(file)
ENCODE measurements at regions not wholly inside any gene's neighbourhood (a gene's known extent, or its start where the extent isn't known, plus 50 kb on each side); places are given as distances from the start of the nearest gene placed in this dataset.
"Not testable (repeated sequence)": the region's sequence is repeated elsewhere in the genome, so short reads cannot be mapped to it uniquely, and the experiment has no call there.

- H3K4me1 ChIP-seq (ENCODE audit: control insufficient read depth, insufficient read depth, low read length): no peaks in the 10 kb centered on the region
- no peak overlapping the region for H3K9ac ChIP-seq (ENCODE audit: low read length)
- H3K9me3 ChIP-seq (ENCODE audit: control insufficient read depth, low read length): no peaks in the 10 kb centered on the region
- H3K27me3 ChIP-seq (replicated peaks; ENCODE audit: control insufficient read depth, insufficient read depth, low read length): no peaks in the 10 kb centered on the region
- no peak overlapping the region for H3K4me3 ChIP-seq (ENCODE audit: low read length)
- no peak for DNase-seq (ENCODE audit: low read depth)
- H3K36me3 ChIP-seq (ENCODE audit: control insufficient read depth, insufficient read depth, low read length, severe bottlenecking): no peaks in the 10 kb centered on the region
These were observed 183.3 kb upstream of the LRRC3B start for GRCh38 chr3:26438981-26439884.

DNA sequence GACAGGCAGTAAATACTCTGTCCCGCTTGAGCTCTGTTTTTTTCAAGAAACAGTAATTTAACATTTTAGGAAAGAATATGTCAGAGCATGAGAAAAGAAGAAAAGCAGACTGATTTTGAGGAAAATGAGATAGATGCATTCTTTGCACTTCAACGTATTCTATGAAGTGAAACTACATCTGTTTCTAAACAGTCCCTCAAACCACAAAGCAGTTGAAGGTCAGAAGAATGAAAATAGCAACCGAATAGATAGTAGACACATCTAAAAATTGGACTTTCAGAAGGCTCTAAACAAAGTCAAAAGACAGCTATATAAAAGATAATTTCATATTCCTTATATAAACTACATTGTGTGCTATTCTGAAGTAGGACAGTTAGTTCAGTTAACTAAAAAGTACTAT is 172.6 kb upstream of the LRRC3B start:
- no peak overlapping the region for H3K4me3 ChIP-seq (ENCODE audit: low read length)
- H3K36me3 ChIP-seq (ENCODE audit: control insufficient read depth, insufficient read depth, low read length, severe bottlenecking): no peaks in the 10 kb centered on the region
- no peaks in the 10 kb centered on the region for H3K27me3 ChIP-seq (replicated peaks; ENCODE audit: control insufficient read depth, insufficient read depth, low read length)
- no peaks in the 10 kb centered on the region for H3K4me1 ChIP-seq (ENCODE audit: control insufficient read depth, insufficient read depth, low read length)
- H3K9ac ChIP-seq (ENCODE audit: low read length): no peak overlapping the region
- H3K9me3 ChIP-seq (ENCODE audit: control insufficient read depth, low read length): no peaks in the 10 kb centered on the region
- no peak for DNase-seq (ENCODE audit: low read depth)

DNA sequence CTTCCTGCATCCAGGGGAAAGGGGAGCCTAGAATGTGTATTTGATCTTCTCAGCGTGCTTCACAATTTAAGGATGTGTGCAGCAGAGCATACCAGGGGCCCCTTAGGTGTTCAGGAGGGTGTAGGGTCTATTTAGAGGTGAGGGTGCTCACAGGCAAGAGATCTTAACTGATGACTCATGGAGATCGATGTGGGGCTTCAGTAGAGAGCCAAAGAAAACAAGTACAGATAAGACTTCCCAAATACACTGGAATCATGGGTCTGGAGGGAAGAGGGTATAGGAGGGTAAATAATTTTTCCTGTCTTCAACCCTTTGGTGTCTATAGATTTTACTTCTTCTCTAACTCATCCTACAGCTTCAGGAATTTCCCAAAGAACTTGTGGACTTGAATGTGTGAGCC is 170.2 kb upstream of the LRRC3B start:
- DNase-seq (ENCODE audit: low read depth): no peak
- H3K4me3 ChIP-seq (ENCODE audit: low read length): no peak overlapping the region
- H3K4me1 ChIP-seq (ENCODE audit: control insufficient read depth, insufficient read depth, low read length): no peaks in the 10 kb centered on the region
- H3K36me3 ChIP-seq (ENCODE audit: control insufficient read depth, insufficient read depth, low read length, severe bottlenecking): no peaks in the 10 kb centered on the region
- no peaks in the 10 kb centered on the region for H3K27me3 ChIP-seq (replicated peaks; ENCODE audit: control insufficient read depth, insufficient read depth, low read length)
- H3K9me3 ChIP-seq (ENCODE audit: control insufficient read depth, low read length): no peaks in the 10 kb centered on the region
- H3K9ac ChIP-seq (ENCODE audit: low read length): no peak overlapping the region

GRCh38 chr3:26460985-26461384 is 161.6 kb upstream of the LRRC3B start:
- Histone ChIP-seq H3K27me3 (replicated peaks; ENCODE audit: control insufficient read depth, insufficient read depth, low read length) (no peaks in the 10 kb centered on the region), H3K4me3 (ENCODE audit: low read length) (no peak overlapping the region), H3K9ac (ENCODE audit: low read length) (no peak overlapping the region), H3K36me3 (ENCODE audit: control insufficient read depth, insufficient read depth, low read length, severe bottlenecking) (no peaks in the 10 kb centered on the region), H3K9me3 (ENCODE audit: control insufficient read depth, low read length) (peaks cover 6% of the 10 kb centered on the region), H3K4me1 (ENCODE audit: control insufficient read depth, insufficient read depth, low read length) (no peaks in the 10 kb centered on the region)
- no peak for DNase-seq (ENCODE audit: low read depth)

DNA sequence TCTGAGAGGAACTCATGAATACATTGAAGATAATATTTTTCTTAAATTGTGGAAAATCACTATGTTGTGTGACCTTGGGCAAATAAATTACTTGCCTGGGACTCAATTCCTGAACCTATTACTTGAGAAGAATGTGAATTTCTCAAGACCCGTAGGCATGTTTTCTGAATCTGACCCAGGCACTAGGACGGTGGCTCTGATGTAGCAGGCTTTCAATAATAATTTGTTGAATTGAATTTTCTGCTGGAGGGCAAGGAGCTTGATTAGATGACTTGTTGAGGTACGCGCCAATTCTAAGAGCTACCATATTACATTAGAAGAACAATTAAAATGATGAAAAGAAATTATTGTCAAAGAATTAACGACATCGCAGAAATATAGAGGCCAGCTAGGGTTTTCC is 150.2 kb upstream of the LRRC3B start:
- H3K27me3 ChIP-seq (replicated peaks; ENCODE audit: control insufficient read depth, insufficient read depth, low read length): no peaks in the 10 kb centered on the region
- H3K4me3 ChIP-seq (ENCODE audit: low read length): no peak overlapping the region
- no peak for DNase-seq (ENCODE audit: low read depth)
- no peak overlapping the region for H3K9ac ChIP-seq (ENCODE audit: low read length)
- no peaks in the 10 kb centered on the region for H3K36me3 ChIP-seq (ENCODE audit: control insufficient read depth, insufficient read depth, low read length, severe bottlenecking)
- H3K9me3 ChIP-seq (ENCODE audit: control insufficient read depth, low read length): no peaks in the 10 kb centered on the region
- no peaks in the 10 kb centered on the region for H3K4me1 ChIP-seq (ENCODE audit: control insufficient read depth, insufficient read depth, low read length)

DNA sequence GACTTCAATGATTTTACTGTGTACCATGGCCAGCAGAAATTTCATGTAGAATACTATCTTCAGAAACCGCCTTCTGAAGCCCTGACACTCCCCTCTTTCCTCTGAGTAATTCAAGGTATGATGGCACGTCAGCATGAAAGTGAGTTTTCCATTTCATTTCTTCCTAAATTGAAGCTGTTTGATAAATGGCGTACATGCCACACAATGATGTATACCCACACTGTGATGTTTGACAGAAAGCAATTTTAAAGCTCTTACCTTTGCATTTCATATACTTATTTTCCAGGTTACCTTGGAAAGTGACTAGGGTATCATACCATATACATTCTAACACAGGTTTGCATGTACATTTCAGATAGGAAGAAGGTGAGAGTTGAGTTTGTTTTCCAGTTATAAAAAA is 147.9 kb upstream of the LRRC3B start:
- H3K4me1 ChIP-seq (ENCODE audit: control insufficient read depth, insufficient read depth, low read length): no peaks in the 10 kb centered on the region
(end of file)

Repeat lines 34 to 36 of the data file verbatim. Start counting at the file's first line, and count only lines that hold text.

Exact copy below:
- no peak overlapping the region for H3K9ac ChIP-seq (ENCODE audit: low read length)
- no peaks in the 10 kb centered on the region for H3K36me3 ChIP-seq (ENCODE audit: control insufficient read depth, insufficient read depth, low read length, severe bottlenecking)
- H3K9me3 ChIP-seq (ENCODE audit: control insufficient read depth, low read length): no peaks in the 10 kb centered on the region